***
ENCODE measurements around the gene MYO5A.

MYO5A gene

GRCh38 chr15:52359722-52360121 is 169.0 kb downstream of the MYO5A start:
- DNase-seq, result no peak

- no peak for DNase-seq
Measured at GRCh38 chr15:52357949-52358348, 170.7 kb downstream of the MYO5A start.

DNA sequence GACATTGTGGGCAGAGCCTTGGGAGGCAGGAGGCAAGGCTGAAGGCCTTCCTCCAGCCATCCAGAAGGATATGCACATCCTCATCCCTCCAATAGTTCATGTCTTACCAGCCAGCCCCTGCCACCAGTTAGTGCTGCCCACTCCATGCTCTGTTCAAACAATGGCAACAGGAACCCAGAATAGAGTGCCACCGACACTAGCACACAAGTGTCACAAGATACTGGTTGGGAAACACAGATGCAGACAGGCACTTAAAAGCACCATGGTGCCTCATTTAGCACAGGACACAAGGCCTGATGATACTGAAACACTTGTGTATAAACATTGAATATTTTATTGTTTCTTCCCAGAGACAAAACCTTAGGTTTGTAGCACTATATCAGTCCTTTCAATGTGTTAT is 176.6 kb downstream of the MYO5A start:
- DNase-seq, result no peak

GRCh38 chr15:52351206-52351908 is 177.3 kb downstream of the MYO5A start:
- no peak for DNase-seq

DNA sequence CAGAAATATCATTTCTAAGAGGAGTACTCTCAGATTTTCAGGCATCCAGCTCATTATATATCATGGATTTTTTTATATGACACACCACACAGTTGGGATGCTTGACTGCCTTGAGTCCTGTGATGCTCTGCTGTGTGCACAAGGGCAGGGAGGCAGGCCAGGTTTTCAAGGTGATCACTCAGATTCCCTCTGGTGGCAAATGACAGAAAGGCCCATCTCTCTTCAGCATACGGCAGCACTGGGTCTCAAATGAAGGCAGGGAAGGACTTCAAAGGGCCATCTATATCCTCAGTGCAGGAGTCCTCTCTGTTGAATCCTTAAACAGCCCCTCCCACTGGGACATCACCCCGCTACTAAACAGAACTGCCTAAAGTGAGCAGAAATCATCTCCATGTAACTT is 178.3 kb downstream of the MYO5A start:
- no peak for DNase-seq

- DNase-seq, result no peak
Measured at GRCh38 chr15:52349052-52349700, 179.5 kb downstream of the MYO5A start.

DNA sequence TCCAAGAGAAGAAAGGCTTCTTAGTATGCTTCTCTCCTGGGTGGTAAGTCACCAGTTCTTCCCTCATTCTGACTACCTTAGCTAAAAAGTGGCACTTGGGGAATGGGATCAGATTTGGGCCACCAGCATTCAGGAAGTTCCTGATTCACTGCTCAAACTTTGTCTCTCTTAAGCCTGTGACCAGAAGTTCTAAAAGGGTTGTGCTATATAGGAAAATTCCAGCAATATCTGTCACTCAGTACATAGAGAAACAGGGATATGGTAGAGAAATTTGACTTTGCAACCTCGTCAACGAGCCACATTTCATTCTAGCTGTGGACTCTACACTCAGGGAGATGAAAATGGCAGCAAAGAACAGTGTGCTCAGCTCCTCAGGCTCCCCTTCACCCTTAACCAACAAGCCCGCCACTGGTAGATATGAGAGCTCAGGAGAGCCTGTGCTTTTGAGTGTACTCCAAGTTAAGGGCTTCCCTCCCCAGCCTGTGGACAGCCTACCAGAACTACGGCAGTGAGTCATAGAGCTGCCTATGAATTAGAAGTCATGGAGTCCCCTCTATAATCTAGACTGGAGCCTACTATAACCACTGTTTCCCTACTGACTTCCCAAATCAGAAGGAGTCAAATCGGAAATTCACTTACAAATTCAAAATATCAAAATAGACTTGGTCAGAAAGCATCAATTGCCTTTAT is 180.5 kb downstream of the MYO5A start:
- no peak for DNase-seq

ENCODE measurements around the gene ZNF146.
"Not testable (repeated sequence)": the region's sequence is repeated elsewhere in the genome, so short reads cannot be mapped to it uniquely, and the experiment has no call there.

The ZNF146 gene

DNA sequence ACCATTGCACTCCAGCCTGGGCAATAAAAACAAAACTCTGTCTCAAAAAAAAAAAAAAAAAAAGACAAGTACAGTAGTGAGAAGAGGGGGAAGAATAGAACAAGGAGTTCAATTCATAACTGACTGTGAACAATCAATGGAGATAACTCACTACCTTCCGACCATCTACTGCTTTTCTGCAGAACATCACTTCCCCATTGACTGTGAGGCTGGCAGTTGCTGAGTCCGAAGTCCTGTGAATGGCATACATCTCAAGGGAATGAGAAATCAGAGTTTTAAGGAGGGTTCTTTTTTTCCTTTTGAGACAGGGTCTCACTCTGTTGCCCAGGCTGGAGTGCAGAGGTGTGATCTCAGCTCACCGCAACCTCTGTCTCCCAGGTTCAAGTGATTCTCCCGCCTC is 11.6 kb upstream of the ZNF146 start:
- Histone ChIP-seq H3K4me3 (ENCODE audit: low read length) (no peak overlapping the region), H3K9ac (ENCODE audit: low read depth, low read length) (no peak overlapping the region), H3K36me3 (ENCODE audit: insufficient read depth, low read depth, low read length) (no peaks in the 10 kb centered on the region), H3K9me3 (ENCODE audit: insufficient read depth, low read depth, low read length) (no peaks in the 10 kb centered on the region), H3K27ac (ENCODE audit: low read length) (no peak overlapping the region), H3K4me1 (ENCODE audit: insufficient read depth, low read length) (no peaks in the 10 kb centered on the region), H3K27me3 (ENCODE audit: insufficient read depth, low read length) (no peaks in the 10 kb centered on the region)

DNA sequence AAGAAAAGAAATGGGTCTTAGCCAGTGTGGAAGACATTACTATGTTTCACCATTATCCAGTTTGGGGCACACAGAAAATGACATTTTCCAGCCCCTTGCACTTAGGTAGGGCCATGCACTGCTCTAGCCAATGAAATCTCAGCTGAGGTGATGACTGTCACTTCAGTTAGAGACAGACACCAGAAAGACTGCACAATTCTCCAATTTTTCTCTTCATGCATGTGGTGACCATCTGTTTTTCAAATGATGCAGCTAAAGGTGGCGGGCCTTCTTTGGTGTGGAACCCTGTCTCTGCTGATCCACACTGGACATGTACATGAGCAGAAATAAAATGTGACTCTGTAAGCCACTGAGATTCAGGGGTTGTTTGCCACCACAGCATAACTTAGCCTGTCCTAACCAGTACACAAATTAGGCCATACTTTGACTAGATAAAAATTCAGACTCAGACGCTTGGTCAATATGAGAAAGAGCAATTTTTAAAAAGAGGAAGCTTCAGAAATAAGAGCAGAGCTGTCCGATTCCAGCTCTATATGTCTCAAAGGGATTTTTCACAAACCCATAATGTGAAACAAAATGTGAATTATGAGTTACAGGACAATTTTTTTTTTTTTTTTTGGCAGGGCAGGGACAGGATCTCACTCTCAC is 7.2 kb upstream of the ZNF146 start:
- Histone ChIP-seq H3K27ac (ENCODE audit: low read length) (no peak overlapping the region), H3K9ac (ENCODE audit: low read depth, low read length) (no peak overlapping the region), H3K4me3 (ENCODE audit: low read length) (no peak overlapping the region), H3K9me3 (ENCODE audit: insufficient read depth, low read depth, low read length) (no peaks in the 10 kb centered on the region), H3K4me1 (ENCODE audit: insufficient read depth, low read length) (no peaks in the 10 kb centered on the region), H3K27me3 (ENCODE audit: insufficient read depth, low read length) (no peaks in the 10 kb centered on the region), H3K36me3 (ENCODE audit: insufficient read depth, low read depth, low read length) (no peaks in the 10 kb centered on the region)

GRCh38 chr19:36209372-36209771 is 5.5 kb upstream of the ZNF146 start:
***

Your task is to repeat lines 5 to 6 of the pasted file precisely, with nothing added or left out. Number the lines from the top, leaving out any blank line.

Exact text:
- no peak for DNase-seq
Measured at GRCh38 chr15:52357949-52358348, 170.7 kb downstream of the MYO5A start.